Myriad decision could be a drag on personalized medicine R&D
After a skeptical Supreme Court hearing, diagnostics and biopharma patent lawyers are sweating the outcome of Association for Molecular Pathology vs. Myriad Genetics, in which the Court could decide whether or not swatches of genes are patentable.
At issue is a Myriad test for two genes – BRCA1 and BRCA2 – that serve as markers for breast cancer susceptibility. A coalition of medical societies and patient advocacy groups have challenged the patents, saying they're laughably overbroad, thwart patient options and discourage further research in the area. Myriad, backed by industry trade groups, says the patents are necessary to reward its $500 million investment in developing the test and to incentivize further diagnostic innovations. Lower courts have clashed on the case.
The stakes are high for diagnostics firms that do genetic testing, and the decision, expected in the summer, will have a knock-on effect on pharmaceutical manufacturers looking to capitalize on the promise of personalized medicine through companion diagnostics or targeted drugs.
Trade group BIO said in a statement: "The Supreme Court is being asked to categorically strike down a large class of patents based on the purported marketplace behavior of a single genetic diagnostic testing company. We are concerned that this case could potentially affect many biotech companies whose activities have nothing to do with the clinical testing services that are at issue in this litigation ... The term 'gene patent' is misleading, because patents cannot cover the genes that exist in humans, plants, animals or microbes. Contrary to what has been said, patents confer no ownership over genes. Nor have the patents which are allowed stifled research, harmed patients, or interfered with medical care."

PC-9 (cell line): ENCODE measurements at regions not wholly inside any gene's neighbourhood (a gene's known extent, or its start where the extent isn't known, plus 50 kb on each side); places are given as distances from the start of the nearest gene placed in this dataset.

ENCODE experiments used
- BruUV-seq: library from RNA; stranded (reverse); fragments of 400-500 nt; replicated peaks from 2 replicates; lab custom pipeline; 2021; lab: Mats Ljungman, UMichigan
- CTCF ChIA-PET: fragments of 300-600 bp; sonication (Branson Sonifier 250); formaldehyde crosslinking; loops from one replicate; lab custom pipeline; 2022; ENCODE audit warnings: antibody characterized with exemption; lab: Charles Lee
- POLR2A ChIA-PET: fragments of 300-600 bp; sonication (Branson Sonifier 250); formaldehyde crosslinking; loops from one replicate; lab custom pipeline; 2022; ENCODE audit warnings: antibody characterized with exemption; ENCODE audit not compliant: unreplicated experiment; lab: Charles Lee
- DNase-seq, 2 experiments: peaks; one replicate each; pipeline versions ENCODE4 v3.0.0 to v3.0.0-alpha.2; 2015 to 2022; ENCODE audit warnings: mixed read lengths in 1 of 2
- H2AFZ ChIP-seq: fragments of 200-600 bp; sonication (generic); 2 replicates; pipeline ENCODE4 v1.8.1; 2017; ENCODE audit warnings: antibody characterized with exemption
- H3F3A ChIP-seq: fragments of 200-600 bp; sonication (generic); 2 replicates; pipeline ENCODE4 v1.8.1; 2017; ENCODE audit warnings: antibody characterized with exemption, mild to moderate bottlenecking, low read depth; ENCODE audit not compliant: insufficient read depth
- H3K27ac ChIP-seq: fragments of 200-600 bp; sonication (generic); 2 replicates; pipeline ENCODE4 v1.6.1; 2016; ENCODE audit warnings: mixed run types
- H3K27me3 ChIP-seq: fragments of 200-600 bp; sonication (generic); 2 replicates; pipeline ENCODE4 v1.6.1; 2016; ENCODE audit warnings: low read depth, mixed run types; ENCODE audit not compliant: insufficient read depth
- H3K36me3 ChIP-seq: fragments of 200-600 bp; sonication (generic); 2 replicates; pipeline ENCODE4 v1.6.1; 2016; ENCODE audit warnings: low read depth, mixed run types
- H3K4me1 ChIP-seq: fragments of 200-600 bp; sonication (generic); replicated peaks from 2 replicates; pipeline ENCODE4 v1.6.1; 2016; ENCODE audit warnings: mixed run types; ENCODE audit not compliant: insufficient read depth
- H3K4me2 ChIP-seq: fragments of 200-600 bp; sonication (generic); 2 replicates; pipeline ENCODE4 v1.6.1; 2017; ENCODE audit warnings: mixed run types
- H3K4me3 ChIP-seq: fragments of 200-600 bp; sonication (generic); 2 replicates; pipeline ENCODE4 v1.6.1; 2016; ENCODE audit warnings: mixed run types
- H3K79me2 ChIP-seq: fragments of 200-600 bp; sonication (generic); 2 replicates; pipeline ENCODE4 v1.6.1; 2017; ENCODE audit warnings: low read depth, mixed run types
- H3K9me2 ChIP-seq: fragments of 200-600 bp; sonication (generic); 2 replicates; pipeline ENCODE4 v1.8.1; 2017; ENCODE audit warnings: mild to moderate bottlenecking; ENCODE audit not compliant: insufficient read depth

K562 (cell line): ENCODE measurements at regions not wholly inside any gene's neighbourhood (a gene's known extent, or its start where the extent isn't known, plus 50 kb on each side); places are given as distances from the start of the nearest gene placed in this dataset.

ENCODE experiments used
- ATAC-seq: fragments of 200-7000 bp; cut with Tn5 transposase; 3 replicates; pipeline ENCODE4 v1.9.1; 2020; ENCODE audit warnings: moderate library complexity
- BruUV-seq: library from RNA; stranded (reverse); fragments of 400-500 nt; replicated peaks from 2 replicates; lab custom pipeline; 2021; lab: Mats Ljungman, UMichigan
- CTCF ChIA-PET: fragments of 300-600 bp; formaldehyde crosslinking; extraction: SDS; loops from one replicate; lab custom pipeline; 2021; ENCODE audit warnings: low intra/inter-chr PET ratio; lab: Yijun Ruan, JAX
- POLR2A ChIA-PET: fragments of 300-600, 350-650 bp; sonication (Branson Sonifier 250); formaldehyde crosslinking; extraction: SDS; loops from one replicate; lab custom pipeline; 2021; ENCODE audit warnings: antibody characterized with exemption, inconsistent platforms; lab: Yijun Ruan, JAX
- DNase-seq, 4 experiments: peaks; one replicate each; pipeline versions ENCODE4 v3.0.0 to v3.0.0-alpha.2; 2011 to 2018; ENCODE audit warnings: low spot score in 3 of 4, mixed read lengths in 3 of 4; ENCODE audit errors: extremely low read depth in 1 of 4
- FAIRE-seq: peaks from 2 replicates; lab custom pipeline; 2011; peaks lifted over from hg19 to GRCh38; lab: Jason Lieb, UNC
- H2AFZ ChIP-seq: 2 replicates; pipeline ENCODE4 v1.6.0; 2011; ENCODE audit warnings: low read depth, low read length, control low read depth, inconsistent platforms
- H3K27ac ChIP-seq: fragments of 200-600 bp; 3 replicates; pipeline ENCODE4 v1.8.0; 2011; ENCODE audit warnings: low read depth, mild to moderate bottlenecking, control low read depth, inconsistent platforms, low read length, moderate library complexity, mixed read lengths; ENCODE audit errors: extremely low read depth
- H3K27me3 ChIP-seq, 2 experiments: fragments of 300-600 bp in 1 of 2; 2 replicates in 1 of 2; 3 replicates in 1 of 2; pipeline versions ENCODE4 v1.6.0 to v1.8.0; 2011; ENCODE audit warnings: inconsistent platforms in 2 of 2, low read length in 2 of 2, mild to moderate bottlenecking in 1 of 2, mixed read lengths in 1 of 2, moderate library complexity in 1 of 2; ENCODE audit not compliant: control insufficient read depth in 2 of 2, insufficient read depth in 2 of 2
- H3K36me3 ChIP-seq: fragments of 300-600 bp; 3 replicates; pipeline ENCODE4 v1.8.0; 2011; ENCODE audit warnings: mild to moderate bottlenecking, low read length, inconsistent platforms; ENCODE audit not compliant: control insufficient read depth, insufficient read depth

The judges, accounts say, tried on a number of analogies, seemingly trying to bring a high-science subject down to earth. Tim Worrall, a partner at Dorsey & Whitney who represents pharmas and biotechs, offers this one: “What if I have a natural product – say, a tobacco leaf – and I chew this and something happens. I can isolate nicotine from a tobacco leaf. In every single case of discovery, you are isolating something from nature, and a lot of times, those things have been patented.” Gila monster spit, anyone?
But genetic material is personal, and central to the Myriad case is the question of where the patenting of the process ends and the patenting of a person begins.
No one on the Court was in doubt that Myriad would have been entitled to a patent if it found some unique way to make use of the genes it has isolated, but the Justices drew a sharp distinction between creative applications and the core natural item, the gene itself. But that is a legal distinction, between a natural product and its uses, and the Myriad case in some ways involves a patent that sort of straddles the two.
Court-watchers said a narrow decision is likely. It's also possible that the court could deny the plaintiffs standing altogether and throw the case out without a decision on its merits.
But patent lawyers remember well the Court's shocker decision in Mayo Collaborative Services vs. Prometheus, in which the court unanimously held a Prometheus Labs patent on a dosing procedure invalid because, as a decision authored by Justice Breyer put it, “One must do more than simply state the law of nature while adding the words `apply it.'”
“That surprised a lot of people in the patent community,” says Dorsey & Whitney's Worrall, “not just the decision itself by that it was unanimous. It's been a heavily criticized case, though I don't think the court cares. They've certainly not shied away from surprising people.”